How to change the DPI of an image?
Changing the DPI of an image can be done in most graphic software, but it is worth noting that changing the dots per inch does not change the size of your image or the size of the file. When working with an image you need to print, it’s a great idea to set the target resolution before you resize it.
This really helps preventing making the image too small to print at your chosen finished size.
Where is Dots Per Inch in Photoshop?
We have talked a lot about which DPI setting to use for print and which DPI for digital images on screen, but now we are now going to discuss how you can change the DPI or dots per inch in photoshop.
You can use this to save your images for screens at a smaller size too as DPI for digital images can be a lot smaller. You will notice that they will upload a lot quicker as well!
Open your image in Photoshop and go to Image and then Image size. You will want to uncheck the resample box as this will upscale your image to a poorer quality.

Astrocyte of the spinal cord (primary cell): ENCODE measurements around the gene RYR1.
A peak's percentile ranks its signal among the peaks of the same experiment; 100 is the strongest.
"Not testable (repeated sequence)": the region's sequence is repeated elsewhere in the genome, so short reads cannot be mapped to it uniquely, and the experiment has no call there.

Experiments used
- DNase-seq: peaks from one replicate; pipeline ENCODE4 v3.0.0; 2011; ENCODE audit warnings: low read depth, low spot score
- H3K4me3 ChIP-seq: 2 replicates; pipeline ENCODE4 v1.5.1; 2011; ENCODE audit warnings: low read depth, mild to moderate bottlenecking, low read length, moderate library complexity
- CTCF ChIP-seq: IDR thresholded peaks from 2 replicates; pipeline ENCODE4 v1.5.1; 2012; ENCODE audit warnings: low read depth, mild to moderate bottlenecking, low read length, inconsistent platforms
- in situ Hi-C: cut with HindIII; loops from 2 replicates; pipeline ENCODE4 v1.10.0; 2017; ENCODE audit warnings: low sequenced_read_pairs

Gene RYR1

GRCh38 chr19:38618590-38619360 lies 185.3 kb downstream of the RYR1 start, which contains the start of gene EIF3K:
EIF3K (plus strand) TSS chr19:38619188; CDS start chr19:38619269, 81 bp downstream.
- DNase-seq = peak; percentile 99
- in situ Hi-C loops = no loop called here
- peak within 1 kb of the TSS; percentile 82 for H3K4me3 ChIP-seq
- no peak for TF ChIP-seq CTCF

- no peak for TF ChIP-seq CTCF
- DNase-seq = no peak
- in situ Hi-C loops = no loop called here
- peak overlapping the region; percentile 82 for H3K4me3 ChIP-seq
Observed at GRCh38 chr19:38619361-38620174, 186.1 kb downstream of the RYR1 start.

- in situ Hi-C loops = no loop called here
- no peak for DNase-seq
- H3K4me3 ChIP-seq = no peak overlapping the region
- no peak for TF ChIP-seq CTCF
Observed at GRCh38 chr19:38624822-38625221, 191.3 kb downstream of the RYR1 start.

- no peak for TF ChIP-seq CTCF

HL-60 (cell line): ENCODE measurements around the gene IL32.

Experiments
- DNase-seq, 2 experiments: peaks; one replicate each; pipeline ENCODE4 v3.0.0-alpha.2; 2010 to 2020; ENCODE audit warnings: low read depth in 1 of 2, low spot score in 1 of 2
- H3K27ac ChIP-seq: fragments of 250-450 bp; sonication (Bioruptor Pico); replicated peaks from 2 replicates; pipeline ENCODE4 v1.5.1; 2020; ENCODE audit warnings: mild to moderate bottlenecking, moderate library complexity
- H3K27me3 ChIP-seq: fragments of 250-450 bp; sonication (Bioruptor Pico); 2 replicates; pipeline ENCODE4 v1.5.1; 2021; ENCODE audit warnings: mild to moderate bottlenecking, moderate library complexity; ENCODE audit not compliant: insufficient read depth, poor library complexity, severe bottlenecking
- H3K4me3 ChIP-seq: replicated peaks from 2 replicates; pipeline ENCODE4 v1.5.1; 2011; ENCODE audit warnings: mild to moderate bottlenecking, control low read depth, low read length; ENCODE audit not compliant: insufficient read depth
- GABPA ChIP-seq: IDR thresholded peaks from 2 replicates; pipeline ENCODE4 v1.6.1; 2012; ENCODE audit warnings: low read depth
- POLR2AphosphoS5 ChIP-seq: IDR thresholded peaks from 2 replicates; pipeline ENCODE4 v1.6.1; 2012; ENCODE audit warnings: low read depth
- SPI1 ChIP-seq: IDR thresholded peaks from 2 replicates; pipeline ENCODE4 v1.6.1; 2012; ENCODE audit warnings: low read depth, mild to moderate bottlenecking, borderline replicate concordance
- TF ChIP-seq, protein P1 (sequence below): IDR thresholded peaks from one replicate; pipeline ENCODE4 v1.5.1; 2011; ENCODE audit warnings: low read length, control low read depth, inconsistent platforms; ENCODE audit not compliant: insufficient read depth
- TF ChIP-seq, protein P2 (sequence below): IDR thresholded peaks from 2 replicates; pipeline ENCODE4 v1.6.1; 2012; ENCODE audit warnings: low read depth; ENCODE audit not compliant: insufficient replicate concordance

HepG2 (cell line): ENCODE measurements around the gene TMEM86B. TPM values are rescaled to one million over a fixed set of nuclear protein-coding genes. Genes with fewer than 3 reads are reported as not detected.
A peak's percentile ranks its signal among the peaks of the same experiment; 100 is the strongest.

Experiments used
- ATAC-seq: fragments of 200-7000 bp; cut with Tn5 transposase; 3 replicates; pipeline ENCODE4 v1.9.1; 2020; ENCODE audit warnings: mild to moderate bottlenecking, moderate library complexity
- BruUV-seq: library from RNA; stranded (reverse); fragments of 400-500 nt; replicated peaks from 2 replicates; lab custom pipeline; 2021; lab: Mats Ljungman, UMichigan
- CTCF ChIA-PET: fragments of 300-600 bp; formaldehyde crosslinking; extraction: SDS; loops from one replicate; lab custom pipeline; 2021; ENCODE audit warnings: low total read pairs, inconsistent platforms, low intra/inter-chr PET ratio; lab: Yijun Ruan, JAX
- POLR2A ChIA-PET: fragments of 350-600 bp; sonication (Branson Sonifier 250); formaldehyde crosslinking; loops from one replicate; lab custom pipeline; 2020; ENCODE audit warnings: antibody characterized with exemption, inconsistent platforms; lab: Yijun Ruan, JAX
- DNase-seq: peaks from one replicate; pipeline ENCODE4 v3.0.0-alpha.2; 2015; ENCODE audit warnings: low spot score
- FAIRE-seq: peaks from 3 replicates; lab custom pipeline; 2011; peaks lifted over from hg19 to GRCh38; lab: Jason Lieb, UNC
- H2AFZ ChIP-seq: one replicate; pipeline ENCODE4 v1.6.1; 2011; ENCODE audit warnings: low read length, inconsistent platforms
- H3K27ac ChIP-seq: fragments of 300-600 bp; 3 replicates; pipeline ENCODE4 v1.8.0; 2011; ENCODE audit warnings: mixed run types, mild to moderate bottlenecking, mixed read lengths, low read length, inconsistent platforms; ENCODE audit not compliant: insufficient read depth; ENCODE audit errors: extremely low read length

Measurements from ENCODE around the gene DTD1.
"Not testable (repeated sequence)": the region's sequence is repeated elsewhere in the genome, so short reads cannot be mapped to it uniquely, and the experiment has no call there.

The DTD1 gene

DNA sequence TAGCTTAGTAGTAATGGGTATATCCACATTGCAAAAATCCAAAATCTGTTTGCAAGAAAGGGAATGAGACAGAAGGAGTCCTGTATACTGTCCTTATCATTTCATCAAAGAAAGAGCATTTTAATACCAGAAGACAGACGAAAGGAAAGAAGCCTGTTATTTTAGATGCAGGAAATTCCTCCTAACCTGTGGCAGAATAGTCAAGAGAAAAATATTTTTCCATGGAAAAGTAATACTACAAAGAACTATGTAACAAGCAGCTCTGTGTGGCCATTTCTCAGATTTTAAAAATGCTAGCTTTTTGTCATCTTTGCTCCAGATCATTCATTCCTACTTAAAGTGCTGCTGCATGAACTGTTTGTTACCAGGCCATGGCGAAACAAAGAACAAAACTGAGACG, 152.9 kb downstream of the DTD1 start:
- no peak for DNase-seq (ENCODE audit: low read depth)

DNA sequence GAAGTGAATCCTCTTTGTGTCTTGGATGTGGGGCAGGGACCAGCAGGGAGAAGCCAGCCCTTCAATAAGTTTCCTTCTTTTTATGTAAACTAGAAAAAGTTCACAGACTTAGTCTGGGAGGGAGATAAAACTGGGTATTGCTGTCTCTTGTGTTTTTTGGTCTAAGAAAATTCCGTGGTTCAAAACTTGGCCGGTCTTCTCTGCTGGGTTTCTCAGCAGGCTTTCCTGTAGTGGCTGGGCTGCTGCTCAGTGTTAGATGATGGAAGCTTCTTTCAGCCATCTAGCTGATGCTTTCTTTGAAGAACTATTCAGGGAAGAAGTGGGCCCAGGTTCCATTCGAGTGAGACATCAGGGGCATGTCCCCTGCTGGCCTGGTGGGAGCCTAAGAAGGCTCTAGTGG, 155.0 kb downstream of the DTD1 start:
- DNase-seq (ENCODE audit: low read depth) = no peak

Next to the Resolution tab, you can type your preferred resolution, in this case 300dpi and in the drop down make sure you have selected pixels/inch.
When you have done this, you will notice that the measurements for the height and width change automatically. This then shows at what finished print size your image will print at 300dpi.
You can change to do it the other way and set the measurements to mm and input your finished size, but you should pay attention to the DPI setting and check that the image resolution does not go to low.
How can I ensure my artwork will print OK?
Hopefully you have made it through the information above and have now learnt what is meant by DPI. If you set your artwork up to the correct size and have used the right DPI setting, this will enable us at Print Stafford to print your artwork as you want it.
We check DPI of any supplied artwork at the time as part of our proofing process to ensure you get high quality prints and service. Any issues or need help feel free to get in touch.